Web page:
Casey’s No-Hitter

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Casey Mize at Auburn University in 2018. Photo by Brandon Rush via Wikipedia.

Casey Mize turns 22 tomorrow, but he’s already thrown a no-hitter. Or rather, make that two. Last night Mize made his double-A debut with the Erie SeaWolves, pitching a no-hitter. He pitched his first no-hitter last year as a junior at Auburn University.

It was the second no-hitter in a week for the SeaWolves.

On April 24, Alex Faedo pitched seven no-hit innings and Drew Carlton pitched two no-hit innings against the Bowie Baysox. (Check out the final out below.) Then, yesterday, Mize pitched all nine innings against the Altoona Curve, striking out seven and walking one batter.

What’s even more amazing is that Mize only signed with the Tigers last June and started this year with the Lakeland Flying Tigers. He made four starts with Lakeland before being promoted to Erie, making his debut with Erie last night.

Congratulations, SeaWolves, and happy birthday, Casey!

~ baseballrebecca





Babe Ruth, Baltimore Oriole

1914 Babe Ruth baseball card (photo courtesy of Wikipedia)

On this date in 1914, a 19-year old Babe Ruth played in his first professional game. Not for the New York Yankees or the Boston Red Sox, but for the Baltimore Orioles. Ruth, a native of Baltimore, had signed with the minor league team earlier that year.  On April 22, 1914, made his debut with the Orioles, pitching a 6-0 shutout against Buffalo. Unfortunately, the Orioles were not doing well financially and were forced to sell Ruth’s contract to the Boston Red Sox a few months later.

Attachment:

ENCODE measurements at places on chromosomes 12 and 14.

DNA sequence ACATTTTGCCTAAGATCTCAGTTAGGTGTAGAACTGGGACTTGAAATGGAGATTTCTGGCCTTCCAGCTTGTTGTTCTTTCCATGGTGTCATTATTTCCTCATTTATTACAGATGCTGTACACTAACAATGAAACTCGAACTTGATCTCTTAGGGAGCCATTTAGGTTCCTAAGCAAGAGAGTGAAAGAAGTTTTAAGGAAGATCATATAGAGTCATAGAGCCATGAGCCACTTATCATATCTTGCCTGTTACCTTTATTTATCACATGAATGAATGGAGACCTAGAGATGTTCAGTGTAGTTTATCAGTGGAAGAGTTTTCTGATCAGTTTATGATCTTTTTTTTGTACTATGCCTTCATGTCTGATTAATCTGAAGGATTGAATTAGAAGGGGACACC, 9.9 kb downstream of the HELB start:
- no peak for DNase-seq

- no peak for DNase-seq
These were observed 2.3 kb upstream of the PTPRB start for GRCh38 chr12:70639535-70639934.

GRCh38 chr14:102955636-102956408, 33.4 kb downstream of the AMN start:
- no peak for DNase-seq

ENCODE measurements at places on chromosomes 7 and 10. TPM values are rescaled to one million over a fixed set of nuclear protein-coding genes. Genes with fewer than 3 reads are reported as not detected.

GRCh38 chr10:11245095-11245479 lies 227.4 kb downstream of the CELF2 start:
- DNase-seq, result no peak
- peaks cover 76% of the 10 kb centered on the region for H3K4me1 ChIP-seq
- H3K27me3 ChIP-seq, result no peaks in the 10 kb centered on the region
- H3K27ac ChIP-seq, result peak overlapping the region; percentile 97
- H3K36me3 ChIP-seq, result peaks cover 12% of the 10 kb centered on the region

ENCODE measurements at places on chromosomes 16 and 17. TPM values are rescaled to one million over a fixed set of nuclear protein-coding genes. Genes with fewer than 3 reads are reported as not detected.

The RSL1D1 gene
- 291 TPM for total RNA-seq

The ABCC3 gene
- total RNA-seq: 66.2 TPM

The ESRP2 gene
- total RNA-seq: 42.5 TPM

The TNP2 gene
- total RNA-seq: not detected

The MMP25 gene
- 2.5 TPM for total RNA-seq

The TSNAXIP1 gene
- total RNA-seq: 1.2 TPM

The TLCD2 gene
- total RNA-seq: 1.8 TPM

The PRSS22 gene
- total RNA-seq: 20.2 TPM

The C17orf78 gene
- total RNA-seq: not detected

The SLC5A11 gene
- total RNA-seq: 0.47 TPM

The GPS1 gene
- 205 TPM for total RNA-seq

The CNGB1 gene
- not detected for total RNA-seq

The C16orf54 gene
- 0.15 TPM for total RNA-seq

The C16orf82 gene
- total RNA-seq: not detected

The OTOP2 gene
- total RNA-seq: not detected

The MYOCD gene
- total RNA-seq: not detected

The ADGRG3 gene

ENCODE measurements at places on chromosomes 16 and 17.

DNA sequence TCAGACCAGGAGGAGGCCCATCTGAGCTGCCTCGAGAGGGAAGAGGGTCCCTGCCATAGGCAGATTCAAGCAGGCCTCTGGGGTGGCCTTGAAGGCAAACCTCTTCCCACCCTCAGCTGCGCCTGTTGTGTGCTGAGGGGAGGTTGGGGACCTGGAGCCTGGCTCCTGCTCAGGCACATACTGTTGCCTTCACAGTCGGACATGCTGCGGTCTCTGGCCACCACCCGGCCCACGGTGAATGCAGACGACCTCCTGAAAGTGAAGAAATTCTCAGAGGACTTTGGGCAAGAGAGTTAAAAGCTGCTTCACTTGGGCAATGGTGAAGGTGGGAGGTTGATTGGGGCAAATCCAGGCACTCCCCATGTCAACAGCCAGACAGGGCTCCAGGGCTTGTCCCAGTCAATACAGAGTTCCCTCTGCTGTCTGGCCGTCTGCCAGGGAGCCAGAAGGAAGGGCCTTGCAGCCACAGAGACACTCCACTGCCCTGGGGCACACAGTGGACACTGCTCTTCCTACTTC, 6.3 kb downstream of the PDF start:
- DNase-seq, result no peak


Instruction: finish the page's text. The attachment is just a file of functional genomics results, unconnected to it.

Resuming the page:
In 2012, Ruth’s 1914 baseball card, pictured to the left, was valued at $575,000. Only 10 of them are known to still be in existence.

~ baseballrebecca






Stan Musial and the Civil Rights Movement

img_2902.jpgDuring a recent visit to the Mississippi Civil Rights Museum in Jackson, Mississippi, I found two baseball references. The first was to Jackie Robinson, as one might expect. An exhibit outlining the timeline of civil rights events noted that against the backdrop of segregation and the Cold War, Jackie Robinson broke the color barrier, “enduring racial tension in the clubhouse and jeers from fans.”

The other reference was on a display about speakers and performers refusing to go to segregated events in Mississippi. One such speaker: Stan Musial. Naturally, I needed to learn more.